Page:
On the last night in Reykjavik we finally treated ourselves to a decent meal. This was a bit overdue as even the most awful food was costly. Iceland supposedly has the healthiest diet in the world, but I can’t say much that was unique seemed to be available. No pots of Icelandic yoghurt with rolled herrings. We largely snacked on supermarket food and even went to a KFC one night.  Our final night’s meal was delicious and not too bad really for about ISK9,770 ($A110, £52) for two mains and a beer. The bonus was that it came to the exact amount of Icelandic krona cash I had. Reykjavik also appeared to be overrun by tourists – loud American was the main language that could be heard in the streets. It was a struggle to get a table at most restaurants in the city and there was a weird way they liked to make people queue for them. We managed to get in a on a table by co-opting a young American woman to share ours. She, like more than a few people had dropped into Iceland to visit the Blue Lagoon.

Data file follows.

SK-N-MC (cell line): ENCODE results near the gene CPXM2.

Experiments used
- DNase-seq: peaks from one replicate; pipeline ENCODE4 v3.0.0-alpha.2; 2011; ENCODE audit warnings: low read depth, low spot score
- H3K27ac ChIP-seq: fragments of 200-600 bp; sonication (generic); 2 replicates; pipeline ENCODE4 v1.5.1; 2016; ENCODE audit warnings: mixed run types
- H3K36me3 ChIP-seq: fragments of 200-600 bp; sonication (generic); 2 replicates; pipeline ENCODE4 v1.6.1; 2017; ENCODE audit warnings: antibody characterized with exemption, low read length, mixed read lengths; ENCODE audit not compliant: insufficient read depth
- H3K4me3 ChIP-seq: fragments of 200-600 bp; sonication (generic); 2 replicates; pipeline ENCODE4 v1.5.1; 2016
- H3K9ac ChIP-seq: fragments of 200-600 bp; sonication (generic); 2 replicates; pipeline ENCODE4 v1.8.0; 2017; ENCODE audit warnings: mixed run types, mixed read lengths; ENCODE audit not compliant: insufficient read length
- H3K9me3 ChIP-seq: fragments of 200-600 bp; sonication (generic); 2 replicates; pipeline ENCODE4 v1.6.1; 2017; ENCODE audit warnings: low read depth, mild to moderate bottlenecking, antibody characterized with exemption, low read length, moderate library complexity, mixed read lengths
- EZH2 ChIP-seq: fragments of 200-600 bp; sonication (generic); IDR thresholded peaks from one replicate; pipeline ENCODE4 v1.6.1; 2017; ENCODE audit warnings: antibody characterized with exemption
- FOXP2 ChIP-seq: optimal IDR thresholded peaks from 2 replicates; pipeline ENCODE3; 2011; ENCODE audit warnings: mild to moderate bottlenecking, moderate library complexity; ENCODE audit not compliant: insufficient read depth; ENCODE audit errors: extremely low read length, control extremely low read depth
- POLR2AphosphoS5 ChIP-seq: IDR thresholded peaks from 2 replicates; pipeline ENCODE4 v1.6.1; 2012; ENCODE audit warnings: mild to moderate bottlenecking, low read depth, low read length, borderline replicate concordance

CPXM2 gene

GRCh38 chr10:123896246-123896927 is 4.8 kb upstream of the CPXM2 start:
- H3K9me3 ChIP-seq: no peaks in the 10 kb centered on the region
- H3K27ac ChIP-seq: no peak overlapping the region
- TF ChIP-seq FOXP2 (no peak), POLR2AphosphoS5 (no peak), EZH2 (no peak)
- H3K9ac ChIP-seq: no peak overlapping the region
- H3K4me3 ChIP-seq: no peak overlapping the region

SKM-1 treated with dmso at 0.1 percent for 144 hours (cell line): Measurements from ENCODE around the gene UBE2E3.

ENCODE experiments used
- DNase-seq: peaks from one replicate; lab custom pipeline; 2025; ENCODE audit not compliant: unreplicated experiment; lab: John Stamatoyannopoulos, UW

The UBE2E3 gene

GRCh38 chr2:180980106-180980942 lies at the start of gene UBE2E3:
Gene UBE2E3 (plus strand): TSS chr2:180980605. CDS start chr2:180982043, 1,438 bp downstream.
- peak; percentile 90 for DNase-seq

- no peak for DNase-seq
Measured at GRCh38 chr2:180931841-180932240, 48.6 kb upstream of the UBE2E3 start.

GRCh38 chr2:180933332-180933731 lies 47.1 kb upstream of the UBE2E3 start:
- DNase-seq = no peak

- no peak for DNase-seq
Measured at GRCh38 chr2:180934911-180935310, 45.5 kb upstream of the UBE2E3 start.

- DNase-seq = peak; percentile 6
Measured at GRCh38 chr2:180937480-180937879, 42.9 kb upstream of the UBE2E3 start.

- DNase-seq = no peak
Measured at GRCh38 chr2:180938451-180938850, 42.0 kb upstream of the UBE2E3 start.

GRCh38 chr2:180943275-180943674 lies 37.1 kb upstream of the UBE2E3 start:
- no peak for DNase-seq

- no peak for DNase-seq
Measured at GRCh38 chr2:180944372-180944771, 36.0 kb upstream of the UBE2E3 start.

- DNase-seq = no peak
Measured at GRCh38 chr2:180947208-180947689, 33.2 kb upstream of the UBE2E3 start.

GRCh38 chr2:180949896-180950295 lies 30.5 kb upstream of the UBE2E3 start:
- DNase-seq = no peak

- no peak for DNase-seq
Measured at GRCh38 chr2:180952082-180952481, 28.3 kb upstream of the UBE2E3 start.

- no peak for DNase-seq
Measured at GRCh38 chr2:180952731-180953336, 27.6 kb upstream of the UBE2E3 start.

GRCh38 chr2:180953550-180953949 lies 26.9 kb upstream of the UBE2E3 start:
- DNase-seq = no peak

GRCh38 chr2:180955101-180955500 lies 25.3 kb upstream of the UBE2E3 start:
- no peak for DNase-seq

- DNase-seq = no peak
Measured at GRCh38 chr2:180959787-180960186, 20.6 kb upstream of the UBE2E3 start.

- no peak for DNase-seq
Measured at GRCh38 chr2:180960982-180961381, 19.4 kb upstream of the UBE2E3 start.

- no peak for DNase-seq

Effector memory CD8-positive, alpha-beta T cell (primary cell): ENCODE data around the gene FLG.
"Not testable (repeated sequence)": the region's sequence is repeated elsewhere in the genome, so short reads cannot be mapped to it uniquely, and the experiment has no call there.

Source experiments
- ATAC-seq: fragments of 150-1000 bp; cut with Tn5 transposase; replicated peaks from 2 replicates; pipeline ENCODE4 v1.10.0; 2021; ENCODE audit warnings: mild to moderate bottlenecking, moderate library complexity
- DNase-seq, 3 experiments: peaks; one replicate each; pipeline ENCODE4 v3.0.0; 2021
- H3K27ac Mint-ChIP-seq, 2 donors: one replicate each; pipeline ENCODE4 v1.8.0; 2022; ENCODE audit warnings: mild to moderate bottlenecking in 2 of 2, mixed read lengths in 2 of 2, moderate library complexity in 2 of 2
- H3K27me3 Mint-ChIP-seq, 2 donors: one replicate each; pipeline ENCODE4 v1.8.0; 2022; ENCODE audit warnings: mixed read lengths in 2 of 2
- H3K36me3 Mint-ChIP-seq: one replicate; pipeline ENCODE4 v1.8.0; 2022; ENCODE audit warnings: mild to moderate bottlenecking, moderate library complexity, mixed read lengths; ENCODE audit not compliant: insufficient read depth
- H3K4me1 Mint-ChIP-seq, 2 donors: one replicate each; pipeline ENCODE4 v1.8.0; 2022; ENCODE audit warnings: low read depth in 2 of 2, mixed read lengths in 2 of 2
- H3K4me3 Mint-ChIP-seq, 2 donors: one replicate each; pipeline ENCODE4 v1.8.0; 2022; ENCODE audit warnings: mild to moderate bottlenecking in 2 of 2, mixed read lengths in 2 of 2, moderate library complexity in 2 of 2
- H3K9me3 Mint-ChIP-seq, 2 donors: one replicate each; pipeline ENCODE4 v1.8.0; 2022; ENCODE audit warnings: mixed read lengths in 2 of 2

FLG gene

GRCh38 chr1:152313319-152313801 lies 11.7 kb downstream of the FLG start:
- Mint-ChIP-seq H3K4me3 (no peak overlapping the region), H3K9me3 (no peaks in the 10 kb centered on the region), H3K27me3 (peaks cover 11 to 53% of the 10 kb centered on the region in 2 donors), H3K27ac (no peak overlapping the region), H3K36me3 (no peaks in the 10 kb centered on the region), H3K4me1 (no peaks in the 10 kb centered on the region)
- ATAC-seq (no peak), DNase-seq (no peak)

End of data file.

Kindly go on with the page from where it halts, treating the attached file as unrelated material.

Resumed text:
Ah yes, the Blue Lagoon. On our way back to Reykjavik from the south we visited it, that is we had a look at it. Jackie is not a huge fan of thermal pools and after a lifetime of sitting and swimming in them in New Zealand (of course), Indonesia and Japan, I am rather underwhelmed by them. We could see what was on offer, the place is built nicely but it was a run through of the usual lot ticking things off the bucket list. Interestingly, no one seemed to be walking out with a big smile on their face. The basic entry price of $100+ just didn’t seem worth it, especially as would have paled into insignificance after the other sights we would have seen. Even our young dinner companion had said the whole constant push to upsell stuff to the tourists there was a turn off. Clearly it is on some must do tourist circuit somewhere. I would think New Zealand is a better bet for that stuff.  To give everyone their due as well, many would never have seen anything like it before.